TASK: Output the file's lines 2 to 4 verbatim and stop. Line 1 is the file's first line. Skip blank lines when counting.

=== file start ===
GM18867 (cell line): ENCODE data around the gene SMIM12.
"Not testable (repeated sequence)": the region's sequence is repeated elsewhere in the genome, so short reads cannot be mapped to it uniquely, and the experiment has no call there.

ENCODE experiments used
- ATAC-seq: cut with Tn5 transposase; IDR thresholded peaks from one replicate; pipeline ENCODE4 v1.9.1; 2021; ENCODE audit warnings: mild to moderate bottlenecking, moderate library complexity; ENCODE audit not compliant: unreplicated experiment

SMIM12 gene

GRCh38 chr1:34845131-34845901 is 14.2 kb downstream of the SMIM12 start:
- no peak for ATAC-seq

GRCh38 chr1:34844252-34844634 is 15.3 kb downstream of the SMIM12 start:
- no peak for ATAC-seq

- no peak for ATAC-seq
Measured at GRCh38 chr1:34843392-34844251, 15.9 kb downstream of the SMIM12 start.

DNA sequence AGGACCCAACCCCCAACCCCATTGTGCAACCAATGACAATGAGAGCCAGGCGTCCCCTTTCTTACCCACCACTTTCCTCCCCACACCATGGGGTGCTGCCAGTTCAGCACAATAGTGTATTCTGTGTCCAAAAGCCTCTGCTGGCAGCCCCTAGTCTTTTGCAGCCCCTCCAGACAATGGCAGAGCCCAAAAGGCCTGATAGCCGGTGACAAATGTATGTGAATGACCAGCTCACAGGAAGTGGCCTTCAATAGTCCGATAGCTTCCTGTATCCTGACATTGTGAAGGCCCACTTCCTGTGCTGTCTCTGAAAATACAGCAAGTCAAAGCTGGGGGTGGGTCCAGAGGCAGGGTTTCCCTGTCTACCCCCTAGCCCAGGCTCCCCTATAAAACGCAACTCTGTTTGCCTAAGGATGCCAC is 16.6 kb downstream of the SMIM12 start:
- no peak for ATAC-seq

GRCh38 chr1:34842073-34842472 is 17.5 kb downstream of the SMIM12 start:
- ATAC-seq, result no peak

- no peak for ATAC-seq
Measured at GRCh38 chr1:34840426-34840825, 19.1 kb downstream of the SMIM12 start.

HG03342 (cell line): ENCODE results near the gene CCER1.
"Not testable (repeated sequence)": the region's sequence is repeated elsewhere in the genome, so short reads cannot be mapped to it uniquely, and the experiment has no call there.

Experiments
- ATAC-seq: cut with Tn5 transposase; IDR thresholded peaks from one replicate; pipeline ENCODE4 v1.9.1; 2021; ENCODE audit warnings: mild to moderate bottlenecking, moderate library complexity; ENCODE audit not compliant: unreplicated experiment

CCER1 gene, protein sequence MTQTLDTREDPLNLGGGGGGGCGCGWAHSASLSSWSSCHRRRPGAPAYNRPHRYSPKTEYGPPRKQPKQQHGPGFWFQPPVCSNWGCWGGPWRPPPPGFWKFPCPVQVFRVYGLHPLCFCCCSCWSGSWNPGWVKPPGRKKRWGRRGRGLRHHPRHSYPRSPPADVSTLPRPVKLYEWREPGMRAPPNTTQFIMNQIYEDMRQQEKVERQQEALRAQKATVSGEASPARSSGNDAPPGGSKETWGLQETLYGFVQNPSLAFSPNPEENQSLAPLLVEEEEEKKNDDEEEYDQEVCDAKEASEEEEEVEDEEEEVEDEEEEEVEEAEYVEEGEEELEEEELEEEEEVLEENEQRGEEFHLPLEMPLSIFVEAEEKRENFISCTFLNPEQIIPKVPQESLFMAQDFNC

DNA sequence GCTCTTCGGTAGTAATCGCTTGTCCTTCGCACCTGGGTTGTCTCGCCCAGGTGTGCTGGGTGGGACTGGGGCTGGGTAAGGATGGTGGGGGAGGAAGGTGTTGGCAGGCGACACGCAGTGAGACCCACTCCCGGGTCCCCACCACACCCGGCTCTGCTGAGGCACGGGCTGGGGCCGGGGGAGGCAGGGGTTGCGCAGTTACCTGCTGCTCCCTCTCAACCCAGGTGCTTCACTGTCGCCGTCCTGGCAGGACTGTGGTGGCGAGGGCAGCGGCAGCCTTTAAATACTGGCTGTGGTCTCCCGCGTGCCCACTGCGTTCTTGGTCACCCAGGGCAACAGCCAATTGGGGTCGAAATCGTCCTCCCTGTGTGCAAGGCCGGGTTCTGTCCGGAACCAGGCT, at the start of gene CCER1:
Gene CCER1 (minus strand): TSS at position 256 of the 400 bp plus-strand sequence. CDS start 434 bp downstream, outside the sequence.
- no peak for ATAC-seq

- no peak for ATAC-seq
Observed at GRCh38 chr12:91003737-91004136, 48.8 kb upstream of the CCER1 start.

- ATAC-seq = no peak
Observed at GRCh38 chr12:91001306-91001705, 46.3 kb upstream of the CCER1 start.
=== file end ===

"Not testable (repeated sequence)": the region's sequence is repeated elsewhere in the genome, so short reads cannot be mapped to it uniquely, and the experiment has no call there.

ENCODE experiments used
- ATAC-seq: cut with Tn5 transposase; IDR thresholded peaks from one replicate; pipeline ENCODE4 v1.9.1; 2021; ENCODE audit warnings: mild to moderate bottlenecking, moderate library complexity; ENCODE audit not compliant: unreplicated experiment